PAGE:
Book extract: ‘Pantani: Debunking the Murder Myth’
He passed away ten years ago but Marco Pantani has been prominent in the media once again this year, and not just because of that anniversary. In recent months unlikely claims have materialised in the Italian media and spread, from there, into worldwide reports.
The first wave was based on claims that Pantani was murdered by persons unknown, an allegation altogether at odds with the previously-accepted finding that he had died alone of acute cocaine poisoning in a messy hotel room on February 14, 2004.
The second claim was that his expulsion from the 1999 Giro d’Italia while leading the event was due not to a haematocrit over the permitted 50% – or, rather, not solely – but also because those test results had somehow been sabotaged in an attempt by the gambling mafia to avoid a massive payout on his victory.
In more recent weeks, though, the first of those claims has run into problems. First off the police officers concerned decided to fight back against the allegations by Pantani family lawyer Antonio de Rensis plus Pantani’s mother Tonina that they had made a botched job of the investigation and missed evidence that would have implicated a number of assailants.
Those officers declared that they would no longer tolerate claims that they had behaved in a haphazard and amateurish way, and would instead take legal action to defend their honour.
The second blow was the news that Professor Franco Tagliaro, the consultant asked by the court to provide a scientific response to the queries raised by de Rensis, had come to the preliminary conclusion that Pantani’s injuries were in line with the findings of the original autopsy carried out by Professor Giuseppe Fortuni.
This original conclusion had ruled out categorically the hypothesis of any kind of struggle; Tagliaro agreed, dismissing any possibility of a fight due to the absence of hand injuries characteristic of active defence, and injuries to the arms characteristic of passive defence.
There is a third: Italian legal journalist Andrea Rossini has just released a detailed book about Pantani, speaking in detail about the rider’s final days and also dismantling, point by point, the doubts raised in recent months by de Rensis and others.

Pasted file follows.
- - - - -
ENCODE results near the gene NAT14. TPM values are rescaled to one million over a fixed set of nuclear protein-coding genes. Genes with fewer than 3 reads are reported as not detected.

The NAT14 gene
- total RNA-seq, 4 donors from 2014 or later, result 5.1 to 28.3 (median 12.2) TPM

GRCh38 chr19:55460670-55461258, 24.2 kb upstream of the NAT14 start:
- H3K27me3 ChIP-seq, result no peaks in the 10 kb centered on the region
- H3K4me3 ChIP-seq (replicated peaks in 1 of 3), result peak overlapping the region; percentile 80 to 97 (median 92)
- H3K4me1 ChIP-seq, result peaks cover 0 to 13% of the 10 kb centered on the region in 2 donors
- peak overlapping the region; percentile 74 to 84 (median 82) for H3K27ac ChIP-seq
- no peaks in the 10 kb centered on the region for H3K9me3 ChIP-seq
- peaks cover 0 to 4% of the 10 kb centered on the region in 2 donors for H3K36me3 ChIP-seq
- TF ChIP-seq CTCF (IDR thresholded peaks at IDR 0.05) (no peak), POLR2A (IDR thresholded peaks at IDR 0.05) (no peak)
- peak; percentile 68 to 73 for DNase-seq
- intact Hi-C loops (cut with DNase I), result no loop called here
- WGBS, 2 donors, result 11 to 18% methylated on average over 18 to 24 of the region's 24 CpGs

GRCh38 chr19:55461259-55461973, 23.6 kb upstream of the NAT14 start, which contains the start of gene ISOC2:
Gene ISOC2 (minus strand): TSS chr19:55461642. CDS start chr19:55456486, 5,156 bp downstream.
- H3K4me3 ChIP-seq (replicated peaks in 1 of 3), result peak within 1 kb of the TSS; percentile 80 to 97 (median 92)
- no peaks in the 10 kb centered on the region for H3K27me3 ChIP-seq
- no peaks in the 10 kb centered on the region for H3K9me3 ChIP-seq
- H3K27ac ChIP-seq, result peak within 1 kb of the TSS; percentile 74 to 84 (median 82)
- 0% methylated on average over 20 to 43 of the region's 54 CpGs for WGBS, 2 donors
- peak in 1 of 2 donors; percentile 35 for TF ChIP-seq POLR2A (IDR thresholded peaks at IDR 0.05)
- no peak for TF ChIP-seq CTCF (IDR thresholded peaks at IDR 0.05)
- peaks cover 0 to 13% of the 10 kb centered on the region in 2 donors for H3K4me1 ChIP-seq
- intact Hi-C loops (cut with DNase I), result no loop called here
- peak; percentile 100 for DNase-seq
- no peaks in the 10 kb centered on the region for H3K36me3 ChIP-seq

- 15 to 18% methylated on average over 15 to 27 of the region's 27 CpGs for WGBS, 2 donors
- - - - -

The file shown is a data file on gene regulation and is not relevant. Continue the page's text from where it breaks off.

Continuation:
That publication has now been translated by Matt Rendell, who himself is regarded as a strong authority on what happened to the rider. His book The Death of Marco Pantani is very highly regarded; his collaboration with Rossini has converted the latter’s work into English and resulted in the fascinating new book, ‘Pantani: Debunking the Murder Myth.’
That work is divided into two parts, each of them essential reading. The first describes Pantani’s disintegration, a descent which started the moment he was ejected from the 1999 Giro d’Italia and which reached a sorry conclusion almost five years later in that thrashed hotel room in Rimini.
The second deals with questions raised by those who are trying to rewrite history and repackage Pantani’s demise. Rossini goes through each point by point, providing answers that show that such claims are both fanciful and opportunistic.
CyclingTips has published extracts from both sections below, starting with one of those 23 questions and Rossini’s answer.
Extract one: Dissection of the doubts raised
Q: Why were Pantani’s calls for help undervalued at the hotel reception?
A: On the morning of his death, Pantani called down to reception complaining that someone was making a noise. The receptionist and the cleaner both went upstairs, but were unable to unravel the mystery. A few minutes later, Pantani called down again. He could still hear noises, he said. Then, twice, he asked the receptionist to call the Carabinieri. Why did his requests go unheeded?
Pantani complained about strangers whom neither the receptionists nor the maid had seen enter, and heard voices that no one else could hear (even after listening from the next room). The picture is entirely consistent with perception altered by cocaine abuse. The brief messages, unclear and incomprehensible, can only be interpreted as one more sign of the abnormality or confusion seen in previous hours by the hotel guests who had encountered him. One of them, in Spanish, had described him as loco – mad. In the final call, to the question “Could I do anything for him?” – this is from the receptionist’s statement to the police – “he replied, in a gentle tone of voice, that, if I wanted, I could call the Carabinieri, otherwise, it was all the same.”
Receptionist (Lucia D.) – My first instinct was to ask why, what was happening, and when he didn’t explain or, at least, when he said, no, don’t worry about it, forget it, I was more confused than anything else, I didn’t know what I could do, because I didn’t know, at that precise moment, if that was what he really wanted… To tell the truth, I was confused.
It was, after all, Pantani. A possibly misjudged sense of reserve prevailed. The hotel owner advised her to take her time and not to bother their famous guest:
Owner (Sandrino D.) – I didn’t tell her to call the Carabinieri because I was thinking of the identity of the guest. They had described Pantani as closed, distant. I thought he might have problems, and I thought we should leave him in peace.
“When you say Someone’s making a noise” – observed judge Carlo Masini during the trial – you are not asking for help.” In any case, the hotel room telephone was an outside line which Pantani had used before. There was a list of emergency numbers beside the handset. If he had been in real danger, Pantani could have called the Carabinieri himself.